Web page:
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INFANTS AT RISK: WHEN NURSE FATIGUE JEOPARDIZES QUALITY CARE

DEAN, GRACE E. RN, PhD1; SCOTT, LINDA D. RN, PhD3; ROGERS, ANN E. RN, PhD, FAAN1,2

Section Editor(s): SHORT, MARY RNC, MSN; WITT, CATHERINE L. MS, RNC, NNP

Advances in Neonatal Care:
doi: 10.1016/j.adnc.2006.02.001
Cultivating clinical expertise: FOUNDATIONS IN NEWBORN CARE
Abstract

Although most research on medical error has been conducted on adult inpatient units, the few studies conducted in pediatric settings suggest that errors occur more frequently in neonatal intensive care units (NICUs) than in other inpatient units. The effects of fatigue, due to long work hours, working at night, and insufficient sleep, are often underestimated. This article reviews basic information about fatigue and sleep and includes examples drawn from data provided by 6 NICU nurses who participated in a recent study to highlight the relationship between fatigue and error. These case studies reinforce the concept that NICU nurses need to be alert enough to provide safe care for their patients, as well as alert enough to detect and correct the errors made by others. Employing good sleep habits, minimizing shift rotations and excessive work hours, and using strategic naps can reduce the adverse effects of fatigue that could potentially put patients, especially the most vulnerable ones, at risk.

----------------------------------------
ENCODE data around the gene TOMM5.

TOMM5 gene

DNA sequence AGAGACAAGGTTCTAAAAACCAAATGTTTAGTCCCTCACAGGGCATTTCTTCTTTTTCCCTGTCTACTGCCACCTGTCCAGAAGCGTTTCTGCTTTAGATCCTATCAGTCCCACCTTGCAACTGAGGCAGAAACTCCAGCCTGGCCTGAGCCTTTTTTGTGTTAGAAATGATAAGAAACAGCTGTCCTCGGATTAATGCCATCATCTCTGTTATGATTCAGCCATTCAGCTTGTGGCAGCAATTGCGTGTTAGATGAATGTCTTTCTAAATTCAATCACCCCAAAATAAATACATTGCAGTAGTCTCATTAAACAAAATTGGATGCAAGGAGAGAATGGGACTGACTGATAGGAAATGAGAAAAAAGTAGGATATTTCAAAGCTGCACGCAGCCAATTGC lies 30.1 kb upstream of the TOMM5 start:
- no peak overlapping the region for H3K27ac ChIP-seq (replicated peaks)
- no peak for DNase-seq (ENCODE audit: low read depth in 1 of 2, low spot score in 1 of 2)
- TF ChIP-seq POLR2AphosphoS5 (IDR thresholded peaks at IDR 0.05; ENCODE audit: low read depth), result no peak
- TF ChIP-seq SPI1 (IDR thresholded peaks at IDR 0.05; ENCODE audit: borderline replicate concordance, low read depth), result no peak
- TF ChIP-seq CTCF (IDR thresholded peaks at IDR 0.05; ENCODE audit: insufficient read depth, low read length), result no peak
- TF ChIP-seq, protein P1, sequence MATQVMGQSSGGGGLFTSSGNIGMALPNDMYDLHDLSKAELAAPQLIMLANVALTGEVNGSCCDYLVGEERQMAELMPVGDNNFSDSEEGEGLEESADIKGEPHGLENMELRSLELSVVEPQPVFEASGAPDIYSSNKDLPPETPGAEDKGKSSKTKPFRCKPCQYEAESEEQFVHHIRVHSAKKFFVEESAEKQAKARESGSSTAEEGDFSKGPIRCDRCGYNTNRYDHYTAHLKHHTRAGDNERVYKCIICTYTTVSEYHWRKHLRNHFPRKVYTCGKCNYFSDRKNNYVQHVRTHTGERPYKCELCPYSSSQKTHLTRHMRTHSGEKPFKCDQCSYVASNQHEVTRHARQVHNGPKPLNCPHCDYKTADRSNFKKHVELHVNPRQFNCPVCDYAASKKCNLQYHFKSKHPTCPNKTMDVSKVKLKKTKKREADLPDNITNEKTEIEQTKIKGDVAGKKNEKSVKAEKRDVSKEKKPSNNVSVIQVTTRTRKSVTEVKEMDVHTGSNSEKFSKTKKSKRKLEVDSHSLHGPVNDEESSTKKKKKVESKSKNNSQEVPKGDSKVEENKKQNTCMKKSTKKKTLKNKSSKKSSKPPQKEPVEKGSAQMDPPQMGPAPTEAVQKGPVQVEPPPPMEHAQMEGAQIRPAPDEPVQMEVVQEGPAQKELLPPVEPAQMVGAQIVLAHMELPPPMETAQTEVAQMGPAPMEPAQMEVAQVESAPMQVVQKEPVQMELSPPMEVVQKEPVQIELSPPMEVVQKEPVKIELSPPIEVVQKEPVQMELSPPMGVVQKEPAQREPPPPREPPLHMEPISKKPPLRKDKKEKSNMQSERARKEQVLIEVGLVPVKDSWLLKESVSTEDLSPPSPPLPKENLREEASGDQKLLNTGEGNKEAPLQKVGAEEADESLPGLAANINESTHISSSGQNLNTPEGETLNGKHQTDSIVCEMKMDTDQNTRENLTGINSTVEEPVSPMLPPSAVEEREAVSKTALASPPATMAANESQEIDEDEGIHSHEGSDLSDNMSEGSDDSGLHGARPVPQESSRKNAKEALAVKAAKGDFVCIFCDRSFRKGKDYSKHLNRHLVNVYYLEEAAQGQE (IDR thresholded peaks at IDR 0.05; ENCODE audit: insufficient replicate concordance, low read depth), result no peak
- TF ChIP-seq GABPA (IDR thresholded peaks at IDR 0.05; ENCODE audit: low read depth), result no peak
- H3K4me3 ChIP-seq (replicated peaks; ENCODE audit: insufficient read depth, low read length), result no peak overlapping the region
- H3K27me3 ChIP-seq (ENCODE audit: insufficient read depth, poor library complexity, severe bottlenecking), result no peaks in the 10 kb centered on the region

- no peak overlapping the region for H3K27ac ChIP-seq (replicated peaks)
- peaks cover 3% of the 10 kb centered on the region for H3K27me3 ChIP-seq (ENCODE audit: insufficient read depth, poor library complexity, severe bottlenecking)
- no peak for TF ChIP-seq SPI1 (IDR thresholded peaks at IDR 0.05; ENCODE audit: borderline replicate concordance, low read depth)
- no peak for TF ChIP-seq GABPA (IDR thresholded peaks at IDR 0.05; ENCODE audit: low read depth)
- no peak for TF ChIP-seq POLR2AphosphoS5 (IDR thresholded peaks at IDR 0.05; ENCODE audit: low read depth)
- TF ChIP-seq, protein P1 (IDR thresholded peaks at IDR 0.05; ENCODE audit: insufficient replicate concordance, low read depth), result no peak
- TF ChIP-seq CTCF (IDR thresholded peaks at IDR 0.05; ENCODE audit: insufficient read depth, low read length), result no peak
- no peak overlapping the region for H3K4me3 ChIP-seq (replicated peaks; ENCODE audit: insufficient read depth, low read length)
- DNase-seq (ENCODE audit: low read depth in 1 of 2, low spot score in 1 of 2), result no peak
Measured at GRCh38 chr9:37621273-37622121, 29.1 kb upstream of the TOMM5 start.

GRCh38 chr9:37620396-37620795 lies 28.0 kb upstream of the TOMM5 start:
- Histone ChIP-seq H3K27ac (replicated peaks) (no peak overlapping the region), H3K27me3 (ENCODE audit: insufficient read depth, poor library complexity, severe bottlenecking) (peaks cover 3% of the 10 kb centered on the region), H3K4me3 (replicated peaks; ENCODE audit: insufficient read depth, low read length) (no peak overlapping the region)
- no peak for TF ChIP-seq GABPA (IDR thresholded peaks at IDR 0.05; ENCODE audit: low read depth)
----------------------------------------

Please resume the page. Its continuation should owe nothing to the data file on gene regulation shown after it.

Author Information

1Center for Sleep and Respiratory Neurobiology, School of Medicine, University of Pennsylvania, Philadelphia, Pa

2Bio-behavioral Research Center, School of Nursing, University of Pennsylvania, Philadelphia, Pa

3Kirkhof College of Nursing, Grand Valley State University, Grand Rapids, Mich

Address reprint requests to Ann E. Rogers, RN, PhD, FAAN, University of Pennsylvania School of Nursing, 420 Guardian Drive, Philadelphia, PA 1910–46096. E-mail: aerogers@nursing.upenn.edu

Financial support for this study was provided by the Agency for Healthcare Research and Quality (R01 HS1196301), and an American Nurses Foundation Grant (Dr. Scott).

© 2006 National Association of Neonatal Nurses